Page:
To imagine a loved one who has been rushed to hospital waiting nervously for hours on end to find out the severity of their illness is a deeply unsettling thought.
But for more and more people, this has become the sad reality.
People routinely face long, stressful and potentially dangerous waits at A&E departments throughout the country as the latest figures reveal that waiting times have plummeted to their worst levels since records began.
At Mid Yorkshire NHS Trust – which runs Dewsbury and District, Pinderfields and Pontefract Hospitals – just 81.6% of patients who attended A&E departments in March were seen within four hours.
To put this into perspective, it means that nearly one in five patients who required urgent hospital attention were left waiting, likely anxious and in pain, for over four hours.
This cannot be right – and it has to be fixed.
The latest figures, released by NHS England, show the worst A&E waiting times since records began nationwide, with just 84.6% of people visiting A&Es being admitted, treated or discharged within the four hour target time frame in March.
Our doctors, nurses and hospital staff work tirelessly and I’m in awe of what they give to keep us healthy. But they are hamstrung at every turn by a Conservative government who refuses to acknowledge a crisis of its own making. As we have seen through the winter, Pinderfields Hospital is already under incredible pressure, and with the downgrades at Dewsbury District and the reclassification of Pontefract’s emergency department, the picture is not likely to improve.
Our NHS needs proper investment, and it needs it now. You may have seen me in the media this month with a certain Conservative Minister. And no, before you ask, I haven’t taken leave of my senses!
Tracey Crouch, the recently appointed Minister for Loneliness, visited Batley and Spen this month on a fact-finding mission to develop Government policy on how to tackle the hidden epidemic.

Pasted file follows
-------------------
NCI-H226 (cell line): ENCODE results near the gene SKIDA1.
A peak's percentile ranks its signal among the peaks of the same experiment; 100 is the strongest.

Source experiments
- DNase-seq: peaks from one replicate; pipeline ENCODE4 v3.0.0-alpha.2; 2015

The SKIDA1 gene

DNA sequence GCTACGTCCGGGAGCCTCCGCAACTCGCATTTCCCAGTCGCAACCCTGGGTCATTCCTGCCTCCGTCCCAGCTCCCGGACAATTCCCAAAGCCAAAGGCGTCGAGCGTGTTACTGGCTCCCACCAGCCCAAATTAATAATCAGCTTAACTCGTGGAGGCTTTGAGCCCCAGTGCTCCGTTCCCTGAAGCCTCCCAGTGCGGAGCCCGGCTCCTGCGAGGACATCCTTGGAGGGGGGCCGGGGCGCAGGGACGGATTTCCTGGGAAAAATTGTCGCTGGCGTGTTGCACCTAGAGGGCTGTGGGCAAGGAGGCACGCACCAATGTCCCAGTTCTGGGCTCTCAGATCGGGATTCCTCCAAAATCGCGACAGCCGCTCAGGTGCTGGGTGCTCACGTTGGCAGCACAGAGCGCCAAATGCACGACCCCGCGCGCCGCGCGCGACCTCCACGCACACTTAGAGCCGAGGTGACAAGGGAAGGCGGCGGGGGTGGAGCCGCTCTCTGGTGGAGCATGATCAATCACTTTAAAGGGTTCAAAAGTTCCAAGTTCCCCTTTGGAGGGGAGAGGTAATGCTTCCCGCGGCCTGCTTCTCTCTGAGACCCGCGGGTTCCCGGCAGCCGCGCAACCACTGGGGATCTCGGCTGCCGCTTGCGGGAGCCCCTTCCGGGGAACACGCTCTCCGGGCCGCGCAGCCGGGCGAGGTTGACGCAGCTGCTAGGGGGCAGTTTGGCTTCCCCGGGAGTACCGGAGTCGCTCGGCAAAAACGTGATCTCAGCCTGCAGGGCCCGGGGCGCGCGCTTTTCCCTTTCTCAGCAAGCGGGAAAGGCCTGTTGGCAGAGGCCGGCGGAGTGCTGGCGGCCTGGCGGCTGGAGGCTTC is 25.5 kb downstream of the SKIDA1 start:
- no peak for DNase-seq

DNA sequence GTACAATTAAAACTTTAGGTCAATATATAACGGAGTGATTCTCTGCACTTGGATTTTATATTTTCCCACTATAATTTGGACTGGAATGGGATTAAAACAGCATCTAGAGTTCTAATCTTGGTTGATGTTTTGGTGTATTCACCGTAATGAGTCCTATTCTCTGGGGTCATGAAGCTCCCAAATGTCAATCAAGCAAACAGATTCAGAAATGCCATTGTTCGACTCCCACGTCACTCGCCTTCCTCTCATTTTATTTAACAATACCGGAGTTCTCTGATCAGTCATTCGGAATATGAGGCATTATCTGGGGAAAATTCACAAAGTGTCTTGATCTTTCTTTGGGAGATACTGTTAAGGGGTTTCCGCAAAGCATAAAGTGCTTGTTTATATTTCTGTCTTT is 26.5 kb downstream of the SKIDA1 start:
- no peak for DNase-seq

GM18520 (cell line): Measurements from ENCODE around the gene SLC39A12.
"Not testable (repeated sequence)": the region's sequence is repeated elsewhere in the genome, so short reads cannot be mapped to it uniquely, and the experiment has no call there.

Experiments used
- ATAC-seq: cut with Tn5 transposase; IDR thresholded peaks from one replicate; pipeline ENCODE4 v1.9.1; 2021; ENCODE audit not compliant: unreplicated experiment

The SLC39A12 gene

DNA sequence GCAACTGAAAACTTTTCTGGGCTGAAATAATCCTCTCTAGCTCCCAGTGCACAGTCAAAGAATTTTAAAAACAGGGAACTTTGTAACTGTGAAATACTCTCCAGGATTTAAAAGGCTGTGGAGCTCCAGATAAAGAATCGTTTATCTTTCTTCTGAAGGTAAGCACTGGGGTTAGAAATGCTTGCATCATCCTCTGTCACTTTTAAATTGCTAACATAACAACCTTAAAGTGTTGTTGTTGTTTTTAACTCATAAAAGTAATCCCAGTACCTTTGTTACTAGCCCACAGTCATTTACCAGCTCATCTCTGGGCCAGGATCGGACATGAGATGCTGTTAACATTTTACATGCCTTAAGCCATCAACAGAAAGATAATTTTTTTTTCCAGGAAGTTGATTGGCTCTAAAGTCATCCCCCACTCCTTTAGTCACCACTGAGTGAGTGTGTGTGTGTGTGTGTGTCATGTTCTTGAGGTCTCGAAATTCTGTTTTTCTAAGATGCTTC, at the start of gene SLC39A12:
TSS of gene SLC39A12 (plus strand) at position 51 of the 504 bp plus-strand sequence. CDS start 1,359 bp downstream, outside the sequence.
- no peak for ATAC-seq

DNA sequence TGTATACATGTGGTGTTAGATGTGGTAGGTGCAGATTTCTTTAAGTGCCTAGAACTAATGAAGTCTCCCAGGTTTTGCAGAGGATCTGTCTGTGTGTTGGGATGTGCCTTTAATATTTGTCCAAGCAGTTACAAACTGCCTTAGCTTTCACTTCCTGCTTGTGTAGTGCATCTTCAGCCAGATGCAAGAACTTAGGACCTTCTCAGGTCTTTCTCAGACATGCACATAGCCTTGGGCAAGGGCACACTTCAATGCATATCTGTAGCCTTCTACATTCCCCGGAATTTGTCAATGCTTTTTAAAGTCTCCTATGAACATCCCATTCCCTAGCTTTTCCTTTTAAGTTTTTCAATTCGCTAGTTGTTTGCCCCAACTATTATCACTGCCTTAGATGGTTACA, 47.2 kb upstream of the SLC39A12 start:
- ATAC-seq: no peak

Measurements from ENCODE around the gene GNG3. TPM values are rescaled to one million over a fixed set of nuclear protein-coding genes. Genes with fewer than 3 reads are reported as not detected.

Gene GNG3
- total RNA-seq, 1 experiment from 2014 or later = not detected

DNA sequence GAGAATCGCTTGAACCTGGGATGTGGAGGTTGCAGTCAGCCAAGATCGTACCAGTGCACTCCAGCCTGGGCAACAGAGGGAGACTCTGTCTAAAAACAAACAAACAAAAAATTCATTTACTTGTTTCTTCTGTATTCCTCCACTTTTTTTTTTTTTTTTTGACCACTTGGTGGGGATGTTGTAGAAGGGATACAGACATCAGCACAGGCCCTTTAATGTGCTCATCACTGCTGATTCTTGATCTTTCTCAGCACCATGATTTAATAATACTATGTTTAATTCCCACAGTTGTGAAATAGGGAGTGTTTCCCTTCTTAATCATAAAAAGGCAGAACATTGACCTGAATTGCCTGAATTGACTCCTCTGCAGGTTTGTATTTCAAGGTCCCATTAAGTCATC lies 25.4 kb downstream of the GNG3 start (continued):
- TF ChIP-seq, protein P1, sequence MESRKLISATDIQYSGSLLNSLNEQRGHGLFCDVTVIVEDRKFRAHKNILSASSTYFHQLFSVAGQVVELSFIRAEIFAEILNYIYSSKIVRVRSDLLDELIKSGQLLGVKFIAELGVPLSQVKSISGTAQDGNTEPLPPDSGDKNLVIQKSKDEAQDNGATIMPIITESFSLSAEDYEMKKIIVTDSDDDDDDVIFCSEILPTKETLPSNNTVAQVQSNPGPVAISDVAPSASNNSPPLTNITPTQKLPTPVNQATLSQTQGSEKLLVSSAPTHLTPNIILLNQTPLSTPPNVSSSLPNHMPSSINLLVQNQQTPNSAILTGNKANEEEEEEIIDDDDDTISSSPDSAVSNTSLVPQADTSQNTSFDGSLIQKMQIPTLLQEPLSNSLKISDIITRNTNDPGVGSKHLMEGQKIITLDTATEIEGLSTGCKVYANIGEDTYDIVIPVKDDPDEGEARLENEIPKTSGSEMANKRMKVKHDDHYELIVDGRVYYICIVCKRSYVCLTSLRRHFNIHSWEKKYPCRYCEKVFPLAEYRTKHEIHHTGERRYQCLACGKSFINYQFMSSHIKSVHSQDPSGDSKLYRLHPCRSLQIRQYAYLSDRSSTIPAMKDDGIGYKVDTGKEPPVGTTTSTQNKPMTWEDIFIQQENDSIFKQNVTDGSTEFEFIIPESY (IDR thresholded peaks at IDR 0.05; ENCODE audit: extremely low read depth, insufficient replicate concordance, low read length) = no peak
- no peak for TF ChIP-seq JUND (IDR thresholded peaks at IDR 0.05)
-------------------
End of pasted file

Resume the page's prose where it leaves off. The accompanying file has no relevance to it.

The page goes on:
While I was quick to point out the damaging impact Tory cuts have had on the local provision of resources such as community centres and libraries, I felt it important to temporarily put aside our differences to push forward with the work began by my pioneering predecessor Jo Cox.
We visited two fantastic local initiatives at Windybank Community Centre in Liversedge and Chatterbox in Birstall.
On the Windybank estate, passionate local mums have pulled together to provide a vital service for families in an area where provision is sadly lacking. And the volunteer-run Chatterbox, which is a community hub, provides a lifeline for many who have nowhere else to go.
We also had the pleasure of meeting Kirklees Young Carers, a support group for younger people who have an immense responsibility on their shoulders at a very young age.
I have nothing but admiration for what they do and it was lovely to meet three local young carers - Megan, Jack and Jameal - whose resilience and dedication to their families is truly humbling.
The day’s visits demonstrated how loneliness is not something just faced by older people, it can happen to any one of us at any time.
This is why we should all do what we can to ensure no one is left feeling alone.